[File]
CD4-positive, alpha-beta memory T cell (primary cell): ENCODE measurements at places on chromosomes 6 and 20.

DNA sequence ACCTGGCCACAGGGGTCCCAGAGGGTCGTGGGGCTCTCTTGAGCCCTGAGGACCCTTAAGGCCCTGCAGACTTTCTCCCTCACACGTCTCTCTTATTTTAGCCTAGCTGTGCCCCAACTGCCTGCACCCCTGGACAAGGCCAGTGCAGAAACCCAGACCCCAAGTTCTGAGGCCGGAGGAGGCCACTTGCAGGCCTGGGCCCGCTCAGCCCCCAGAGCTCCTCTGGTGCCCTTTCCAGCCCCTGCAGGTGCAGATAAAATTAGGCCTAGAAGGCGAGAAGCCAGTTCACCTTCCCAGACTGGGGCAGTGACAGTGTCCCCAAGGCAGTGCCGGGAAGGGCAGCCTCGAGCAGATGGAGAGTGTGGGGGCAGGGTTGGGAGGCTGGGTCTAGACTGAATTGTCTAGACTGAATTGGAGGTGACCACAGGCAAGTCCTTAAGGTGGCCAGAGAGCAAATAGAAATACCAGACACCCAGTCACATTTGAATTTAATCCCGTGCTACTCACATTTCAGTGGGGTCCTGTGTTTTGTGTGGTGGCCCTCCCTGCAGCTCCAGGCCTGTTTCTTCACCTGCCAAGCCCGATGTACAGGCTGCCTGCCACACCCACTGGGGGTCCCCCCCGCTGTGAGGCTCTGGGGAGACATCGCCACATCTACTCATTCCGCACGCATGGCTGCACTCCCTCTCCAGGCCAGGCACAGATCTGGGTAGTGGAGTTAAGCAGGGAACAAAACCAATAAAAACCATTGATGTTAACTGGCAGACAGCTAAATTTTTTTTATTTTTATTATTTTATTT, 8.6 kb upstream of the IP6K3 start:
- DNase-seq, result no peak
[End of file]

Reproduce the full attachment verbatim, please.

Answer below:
CD4-positive, alpha-beta memory T cell (primary cell): ENCODE measurements at places on chromosomes 6 and 20.

DNA sequence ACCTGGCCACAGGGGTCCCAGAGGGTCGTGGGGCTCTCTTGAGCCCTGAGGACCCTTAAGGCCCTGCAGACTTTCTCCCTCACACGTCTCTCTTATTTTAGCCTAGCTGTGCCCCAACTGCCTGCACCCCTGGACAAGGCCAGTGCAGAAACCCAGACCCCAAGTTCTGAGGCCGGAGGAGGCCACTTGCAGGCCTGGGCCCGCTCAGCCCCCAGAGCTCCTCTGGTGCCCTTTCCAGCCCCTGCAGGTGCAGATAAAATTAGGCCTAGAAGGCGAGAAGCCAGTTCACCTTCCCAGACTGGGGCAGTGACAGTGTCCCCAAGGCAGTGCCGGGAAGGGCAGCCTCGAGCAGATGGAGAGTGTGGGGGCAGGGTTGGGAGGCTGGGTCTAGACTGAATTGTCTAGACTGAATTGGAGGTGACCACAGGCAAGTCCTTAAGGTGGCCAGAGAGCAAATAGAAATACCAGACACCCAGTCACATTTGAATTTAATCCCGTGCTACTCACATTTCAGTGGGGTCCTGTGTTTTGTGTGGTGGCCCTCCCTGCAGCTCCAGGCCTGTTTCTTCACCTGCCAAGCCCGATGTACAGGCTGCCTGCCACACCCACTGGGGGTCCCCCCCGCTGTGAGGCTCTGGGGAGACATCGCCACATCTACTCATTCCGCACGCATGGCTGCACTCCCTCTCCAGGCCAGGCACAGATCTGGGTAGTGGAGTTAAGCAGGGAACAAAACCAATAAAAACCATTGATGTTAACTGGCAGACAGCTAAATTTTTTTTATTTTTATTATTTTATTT, 8.6 kb upstream of the IP6K3 start:
- DNase-seq, result no peak